Our aim is to identify epigenomic marks that are susceptible to the (prenatal) environment and to establish their contribution to human disease. To this end, we apply medium- and high-throughput technologies (mass spectromery and next gen sequencing) and state-of-the-art data-analysis approaches to characterize epigenomic patterns in human cohorts with specific early exposures (e.g. the Dutch Famine), metabolic diseases (e.g. cardiovascular disease) and ageing.
We recently reported differences in DNA methylation of various genes involved in growth and metabolism among individuals who were prenatally exposed to the Dutch Hunger Winter, a severe famine at the end of WW2. These data for the first time indicated that a transient prenatal environment can lead to lifelong epigenetic changes in humans. In addition, they point at a plausible mechanism underlying the link between a compromised prenatal development and disease risk in adulthood.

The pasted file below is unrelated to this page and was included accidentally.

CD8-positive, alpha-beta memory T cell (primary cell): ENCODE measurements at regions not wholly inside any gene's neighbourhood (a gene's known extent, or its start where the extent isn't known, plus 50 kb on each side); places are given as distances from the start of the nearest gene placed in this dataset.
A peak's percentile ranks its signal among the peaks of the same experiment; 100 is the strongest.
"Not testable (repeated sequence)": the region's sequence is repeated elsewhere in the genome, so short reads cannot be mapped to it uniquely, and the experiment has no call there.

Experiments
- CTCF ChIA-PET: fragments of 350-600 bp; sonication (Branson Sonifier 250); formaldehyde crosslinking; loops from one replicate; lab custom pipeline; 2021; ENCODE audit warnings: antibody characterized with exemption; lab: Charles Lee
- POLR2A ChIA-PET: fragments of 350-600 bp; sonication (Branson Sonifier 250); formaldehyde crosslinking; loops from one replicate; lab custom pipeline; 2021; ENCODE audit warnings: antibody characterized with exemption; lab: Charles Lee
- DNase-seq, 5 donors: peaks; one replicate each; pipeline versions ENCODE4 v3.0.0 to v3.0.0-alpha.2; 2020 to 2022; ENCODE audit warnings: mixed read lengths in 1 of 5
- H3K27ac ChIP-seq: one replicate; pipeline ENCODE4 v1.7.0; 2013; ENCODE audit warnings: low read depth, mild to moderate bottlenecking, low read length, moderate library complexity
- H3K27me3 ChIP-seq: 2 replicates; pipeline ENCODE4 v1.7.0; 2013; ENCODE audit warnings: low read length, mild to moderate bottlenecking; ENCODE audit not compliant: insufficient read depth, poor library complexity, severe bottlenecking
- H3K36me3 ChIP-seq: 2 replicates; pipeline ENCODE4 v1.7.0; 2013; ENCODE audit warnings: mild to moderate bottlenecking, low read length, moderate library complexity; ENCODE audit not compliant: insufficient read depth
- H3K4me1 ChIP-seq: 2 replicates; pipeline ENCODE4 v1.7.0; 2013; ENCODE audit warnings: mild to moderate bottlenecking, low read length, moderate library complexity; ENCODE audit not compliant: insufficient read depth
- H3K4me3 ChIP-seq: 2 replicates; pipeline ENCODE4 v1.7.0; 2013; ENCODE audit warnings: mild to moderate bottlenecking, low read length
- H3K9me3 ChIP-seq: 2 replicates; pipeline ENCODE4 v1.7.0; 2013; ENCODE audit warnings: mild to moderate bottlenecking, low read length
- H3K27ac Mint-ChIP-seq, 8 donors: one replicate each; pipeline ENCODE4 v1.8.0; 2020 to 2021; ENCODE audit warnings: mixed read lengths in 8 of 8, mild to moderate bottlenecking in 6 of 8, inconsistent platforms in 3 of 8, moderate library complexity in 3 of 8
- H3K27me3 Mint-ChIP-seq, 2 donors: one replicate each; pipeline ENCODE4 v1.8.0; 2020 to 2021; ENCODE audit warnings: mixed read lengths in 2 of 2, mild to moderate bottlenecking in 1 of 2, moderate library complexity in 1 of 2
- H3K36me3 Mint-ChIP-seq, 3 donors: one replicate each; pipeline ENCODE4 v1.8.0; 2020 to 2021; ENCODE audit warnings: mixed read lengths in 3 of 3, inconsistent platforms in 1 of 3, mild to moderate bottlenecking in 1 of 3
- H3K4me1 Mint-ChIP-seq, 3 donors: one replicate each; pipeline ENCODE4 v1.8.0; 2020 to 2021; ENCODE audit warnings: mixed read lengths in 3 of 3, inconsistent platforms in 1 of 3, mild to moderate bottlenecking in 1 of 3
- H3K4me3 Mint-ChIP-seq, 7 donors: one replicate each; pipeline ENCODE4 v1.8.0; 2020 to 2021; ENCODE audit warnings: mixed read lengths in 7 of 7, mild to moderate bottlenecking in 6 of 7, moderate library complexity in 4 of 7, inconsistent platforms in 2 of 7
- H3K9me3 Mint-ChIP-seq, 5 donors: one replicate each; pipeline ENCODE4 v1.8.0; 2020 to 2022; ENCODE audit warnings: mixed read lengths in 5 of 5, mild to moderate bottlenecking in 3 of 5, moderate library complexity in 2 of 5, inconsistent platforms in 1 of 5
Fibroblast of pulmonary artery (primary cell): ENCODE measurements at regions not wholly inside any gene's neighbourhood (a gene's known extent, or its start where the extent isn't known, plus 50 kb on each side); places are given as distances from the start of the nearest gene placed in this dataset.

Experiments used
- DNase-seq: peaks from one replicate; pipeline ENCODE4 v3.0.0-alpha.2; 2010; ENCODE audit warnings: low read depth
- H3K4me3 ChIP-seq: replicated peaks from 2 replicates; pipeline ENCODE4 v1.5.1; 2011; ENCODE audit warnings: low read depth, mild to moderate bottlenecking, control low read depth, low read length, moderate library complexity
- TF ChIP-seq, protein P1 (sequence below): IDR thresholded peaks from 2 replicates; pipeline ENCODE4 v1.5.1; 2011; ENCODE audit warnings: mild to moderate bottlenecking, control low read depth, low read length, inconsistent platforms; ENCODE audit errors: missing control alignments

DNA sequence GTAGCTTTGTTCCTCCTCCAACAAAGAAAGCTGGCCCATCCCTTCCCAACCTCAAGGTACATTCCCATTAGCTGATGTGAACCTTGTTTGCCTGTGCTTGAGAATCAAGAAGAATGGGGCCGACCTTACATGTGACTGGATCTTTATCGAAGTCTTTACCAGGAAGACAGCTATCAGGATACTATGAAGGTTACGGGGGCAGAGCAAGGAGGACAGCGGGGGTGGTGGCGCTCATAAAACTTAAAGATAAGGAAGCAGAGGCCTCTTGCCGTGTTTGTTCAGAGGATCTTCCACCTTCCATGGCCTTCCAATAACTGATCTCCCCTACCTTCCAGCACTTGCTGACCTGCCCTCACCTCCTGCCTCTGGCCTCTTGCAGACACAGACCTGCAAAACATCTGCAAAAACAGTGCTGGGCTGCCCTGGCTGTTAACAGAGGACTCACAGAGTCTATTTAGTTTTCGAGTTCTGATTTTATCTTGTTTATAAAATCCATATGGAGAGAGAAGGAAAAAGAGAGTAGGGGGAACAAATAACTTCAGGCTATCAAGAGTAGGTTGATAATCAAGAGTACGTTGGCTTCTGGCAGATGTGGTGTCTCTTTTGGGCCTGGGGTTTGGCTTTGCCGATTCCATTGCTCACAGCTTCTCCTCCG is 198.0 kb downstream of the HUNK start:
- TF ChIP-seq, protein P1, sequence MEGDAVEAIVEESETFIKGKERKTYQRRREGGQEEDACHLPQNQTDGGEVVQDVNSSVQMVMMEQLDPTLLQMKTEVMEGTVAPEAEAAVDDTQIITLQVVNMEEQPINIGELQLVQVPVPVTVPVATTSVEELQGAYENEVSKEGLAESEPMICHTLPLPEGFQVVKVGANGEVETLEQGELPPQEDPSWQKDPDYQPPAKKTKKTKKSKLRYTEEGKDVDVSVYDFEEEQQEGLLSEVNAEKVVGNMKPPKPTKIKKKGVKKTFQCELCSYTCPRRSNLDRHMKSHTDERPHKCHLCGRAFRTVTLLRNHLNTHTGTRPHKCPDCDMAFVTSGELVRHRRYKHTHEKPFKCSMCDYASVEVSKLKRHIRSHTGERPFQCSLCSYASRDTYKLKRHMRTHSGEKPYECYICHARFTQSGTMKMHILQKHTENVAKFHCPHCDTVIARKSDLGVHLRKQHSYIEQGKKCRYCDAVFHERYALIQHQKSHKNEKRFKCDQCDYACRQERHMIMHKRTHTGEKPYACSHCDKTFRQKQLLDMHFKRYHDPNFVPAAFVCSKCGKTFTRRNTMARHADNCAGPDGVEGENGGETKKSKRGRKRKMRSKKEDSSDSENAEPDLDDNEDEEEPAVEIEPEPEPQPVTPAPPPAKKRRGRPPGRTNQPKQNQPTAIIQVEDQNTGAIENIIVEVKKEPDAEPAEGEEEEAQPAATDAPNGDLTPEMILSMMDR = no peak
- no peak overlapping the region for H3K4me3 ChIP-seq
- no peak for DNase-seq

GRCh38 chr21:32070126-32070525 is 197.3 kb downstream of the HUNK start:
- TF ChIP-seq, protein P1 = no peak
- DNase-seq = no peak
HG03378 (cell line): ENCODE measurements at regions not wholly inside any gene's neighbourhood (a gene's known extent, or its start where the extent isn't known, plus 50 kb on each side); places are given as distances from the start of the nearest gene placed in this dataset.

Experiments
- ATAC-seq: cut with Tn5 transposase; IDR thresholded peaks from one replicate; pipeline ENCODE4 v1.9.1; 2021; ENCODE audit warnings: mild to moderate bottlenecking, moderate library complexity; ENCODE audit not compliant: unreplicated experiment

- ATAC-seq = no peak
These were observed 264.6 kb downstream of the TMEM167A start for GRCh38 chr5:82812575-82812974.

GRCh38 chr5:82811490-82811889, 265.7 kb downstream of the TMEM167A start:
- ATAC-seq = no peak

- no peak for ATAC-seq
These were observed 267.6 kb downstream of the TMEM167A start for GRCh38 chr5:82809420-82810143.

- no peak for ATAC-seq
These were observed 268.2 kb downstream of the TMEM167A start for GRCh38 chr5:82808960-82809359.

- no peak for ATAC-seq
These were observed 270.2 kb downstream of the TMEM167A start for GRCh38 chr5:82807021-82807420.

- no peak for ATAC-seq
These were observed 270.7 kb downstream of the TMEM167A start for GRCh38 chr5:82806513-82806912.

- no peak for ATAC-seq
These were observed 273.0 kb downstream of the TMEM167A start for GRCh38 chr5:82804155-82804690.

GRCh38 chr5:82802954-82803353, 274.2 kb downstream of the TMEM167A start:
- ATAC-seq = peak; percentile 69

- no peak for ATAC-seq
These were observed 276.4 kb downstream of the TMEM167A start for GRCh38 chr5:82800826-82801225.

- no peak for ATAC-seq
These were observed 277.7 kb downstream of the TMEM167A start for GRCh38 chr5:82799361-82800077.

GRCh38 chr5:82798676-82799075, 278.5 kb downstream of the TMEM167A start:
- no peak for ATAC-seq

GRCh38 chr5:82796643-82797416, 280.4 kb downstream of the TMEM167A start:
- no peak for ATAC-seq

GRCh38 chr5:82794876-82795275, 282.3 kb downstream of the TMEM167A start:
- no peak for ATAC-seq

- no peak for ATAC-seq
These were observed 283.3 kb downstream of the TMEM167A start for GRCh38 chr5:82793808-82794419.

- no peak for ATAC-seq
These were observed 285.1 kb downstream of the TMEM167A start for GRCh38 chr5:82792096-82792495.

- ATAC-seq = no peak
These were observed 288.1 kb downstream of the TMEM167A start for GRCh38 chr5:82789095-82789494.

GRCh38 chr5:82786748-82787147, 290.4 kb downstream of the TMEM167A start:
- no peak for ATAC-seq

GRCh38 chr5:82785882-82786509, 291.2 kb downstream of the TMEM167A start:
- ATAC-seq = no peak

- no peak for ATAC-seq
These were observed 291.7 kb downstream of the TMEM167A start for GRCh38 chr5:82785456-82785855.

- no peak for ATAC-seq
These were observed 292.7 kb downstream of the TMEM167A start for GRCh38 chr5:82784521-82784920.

To systematically characterize epigenomic changes associated with prenatal famine and other environmental exposures, we are performing genome-scale studies. Moreover, we are developing and applying optimal study designs for epigenome-wide association studies (EWAS), bioinformatic approaches for the integration of genetic, epigenomic and transciptomic data and in vitro systems for the functional characterization identified epigenetic marks.
Studies integrating epigenomic, genetic and transcriptomic data may eventually reveal genomic risk factors that are more powerful in predicting health and disease than those solely based on DNA sequence variation.